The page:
This is extremely frightening to think about happening, but it unfortunately occurred to patrons of Six Flags, according to a recent article by Slate. Two dozen patrons of the amusement park were stranded on the ride “Joker’s Jinx” 75 feet in the air for five hours. Firefighters had to put up a 105-foot tower ladder in order to reach the track of the ride. They then removed some fencing around the ride in order to access the cars in which the people were trapped. The firefighters then had to remove people from the cars via buckets by placing harnesses on each rider and lowering them one at a time. The first responders also had to bring those stranded on the ride water, umbrellas, and sunblock to prevent sun-stricken and heat injuries. Authorities are still investigating the cause as to why the ride stopped.

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August 7, 2014

Lawsuit Against Pepe’s in Chicago Echoes Precedent of Famous McDonald’s Coffee Lawsuit

by Levin & Perconti

The next time you order a hot beverage from your favorite fast food restaurant or coffee establishment, examine your cup for words cautioning you about the beverage you are going to consume being hot. In case you have never noticed these words before, they are actually a legal warning by the company to the consumer regarding a known danger of the product. By placing these words on the container, the company is warning the consumer about the temperature of the beverage. However, when temperatures of beverages and food are so hot as to become an inherent danger to the consumer by the very degree of temperature, they can be deemed more hot than reasonable, a danger to the customer, and a breach of a legal duty by the company.

According to a recent article by the Cook County Record, a lawsuit has been filed against Pepe’s Mexican Restaurant in Cook County Circuit Court for injuries caused by their chili con queso which the legal claim calls unreasonably hot. According to the lawsuit, the plaintiff picked up a carry-out order from a local Pepe’s restaurant and placed the order of chili con queso between her legs as to prevent it from tipping over. The chili con queso was inside a plastic container inside of a white paper bag. However, during the drive the queso spilled from the container, which caused the paper bag between her legs to dissolve and the hot food to soak through her jeans, burning her legs. The suit claims that the queso was so hot as to cause “redness, blistering, and bilateral partial and full thickness second and third degree burns to her right and left anterior thighs.” The burns in total covered 9.5% of her body and led to hyponatremia and significant infection, which required her to undergo surgical debridement and remedial skin graft procedures. The plaintiff claims that Pepe’s “carelessly, negligently, and recklessly,” improperly secured the container, and failed to warn her that the queso was hot enough to cause severe burns.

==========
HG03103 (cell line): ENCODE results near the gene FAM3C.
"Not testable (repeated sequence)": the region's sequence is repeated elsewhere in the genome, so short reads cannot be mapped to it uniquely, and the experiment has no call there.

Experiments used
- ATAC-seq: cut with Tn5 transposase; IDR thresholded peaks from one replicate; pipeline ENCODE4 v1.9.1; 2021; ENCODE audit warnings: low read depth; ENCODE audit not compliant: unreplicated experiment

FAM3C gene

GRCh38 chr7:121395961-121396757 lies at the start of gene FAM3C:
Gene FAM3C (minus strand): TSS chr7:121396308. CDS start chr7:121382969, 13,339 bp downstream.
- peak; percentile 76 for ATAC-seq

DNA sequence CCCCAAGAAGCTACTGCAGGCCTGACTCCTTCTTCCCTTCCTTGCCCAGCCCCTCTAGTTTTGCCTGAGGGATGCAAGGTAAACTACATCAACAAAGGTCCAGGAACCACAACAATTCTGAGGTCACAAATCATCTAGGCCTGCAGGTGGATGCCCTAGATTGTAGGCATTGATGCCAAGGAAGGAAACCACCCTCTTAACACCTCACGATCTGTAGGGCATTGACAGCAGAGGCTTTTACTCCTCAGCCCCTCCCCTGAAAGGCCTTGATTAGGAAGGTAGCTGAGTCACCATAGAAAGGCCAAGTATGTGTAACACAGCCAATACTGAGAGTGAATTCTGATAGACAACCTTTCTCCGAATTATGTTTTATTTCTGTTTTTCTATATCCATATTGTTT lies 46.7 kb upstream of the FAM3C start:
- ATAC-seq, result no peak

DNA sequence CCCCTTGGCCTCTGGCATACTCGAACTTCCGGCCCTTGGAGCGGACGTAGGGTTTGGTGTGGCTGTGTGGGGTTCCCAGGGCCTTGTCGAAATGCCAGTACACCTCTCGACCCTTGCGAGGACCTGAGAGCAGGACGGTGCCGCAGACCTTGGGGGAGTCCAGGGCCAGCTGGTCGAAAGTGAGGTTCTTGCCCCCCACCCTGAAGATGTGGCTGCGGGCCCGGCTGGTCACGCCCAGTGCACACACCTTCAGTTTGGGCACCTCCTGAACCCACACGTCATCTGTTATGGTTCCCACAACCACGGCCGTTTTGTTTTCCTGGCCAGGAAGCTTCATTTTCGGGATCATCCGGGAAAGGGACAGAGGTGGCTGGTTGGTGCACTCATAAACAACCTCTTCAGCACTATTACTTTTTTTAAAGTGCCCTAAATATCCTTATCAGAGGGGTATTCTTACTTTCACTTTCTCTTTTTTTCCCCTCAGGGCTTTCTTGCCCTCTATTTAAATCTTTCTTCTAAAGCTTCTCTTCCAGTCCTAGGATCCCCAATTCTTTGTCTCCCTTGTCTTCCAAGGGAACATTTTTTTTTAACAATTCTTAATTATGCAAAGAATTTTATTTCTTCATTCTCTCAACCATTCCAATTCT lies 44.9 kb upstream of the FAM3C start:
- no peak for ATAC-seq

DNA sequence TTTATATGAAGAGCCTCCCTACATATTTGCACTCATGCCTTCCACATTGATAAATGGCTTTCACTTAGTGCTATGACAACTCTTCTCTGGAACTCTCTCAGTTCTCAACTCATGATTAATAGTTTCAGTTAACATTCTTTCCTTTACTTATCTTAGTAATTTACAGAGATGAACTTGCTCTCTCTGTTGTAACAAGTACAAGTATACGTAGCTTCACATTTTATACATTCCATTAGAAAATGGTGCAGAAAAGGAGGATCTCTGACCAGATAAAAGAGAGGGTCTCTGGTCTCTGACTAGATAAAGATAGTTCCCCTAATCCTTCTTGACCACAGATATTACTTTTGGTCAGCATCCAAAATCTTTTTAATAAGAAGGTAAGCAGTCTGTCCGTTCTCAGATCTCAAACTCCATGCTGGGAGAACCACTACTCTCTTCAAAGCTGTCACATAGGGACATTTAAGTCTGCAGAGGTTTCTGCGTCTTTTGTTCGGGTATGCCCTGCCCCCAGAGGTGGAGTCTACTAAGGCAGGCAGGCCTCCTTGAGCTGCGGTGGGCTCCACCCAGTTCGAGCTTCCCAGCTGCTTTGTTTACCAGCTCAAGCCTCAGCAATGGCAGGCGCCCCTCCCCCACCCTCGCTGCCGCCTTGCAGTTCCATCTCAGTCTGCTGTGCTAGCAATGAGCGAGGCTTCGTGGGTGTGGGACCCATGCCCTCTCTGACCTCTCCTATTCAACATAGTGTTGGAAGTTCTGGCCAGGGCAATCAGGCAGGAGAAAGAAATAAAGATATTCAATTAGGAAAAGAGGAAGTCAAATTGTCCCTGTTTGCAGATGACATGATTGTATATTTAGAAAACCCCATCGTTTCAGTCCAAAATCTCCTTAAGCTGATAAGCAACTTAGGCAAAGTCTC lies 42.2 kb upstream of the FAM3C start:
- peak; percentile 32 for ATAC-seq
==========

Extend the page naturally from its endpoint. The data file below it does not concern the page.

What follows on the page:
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August 1, 2014

Chicago Father Files Lawsuit After Son Drowns in McKinley Park Pool

by Levin & Perconti

When we think of summertime and pools, we envision many things. We think of kicking back on a raft relaxing, warm sunshine as we float in the cool water, having splash fights with our friends in the hot sun, or sliding down a water slide. Wrongful death lawsuits are typically not on the top of one’s mind when they think of spending summer days by the pool, but unfortunately drowning is a common occurrence every year in public and private pools in the Chicago area.

According to an article by the Chicago Tribune, a father of a teen who died last year at a public pool is suing the Chicago Park District. He alleges that officials at the pool failed to properly monitor the area and provide aid to the boy. The teen boy died last August at the McKinley Park pool on Pershing Road in Chicago. Witnesses to the drowning described that the boy dove into the deep end of the pool and didn’t come up to the surface for over a minute. They also described that they did not see a lifeguard perform CPR on the boy. The father filed the lawsuit in the Cook County Court and claims that the Chicago Park District, through its lifeguards, failed to monitor and control the premises to help the boy. The suit claims that the teen’s father and brother have suffered as a result of the death and asks for over $50,000 in damages.

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July 30, 2014

Ingestion Hazard to Children Sparks Toy Recall

by Levin & Perconti

While children are young and still learning about the world around them, their adult parents and guardians must look after their well-being and teach them safe habits. It is common for a parent to teach their child important safety lesson such as to stay away from the stove to avoid being burned from the hot surface, to not run by a pool for risk of falling and being hurt, or not to put certain toys and other objects near their mouth or eyes for risk of choking or poking their eyes. However, sometimes these warnings may fall on deaf ears and children are young and cannot appreciate the severity of dangers around them, or like other humans, learn from experiences.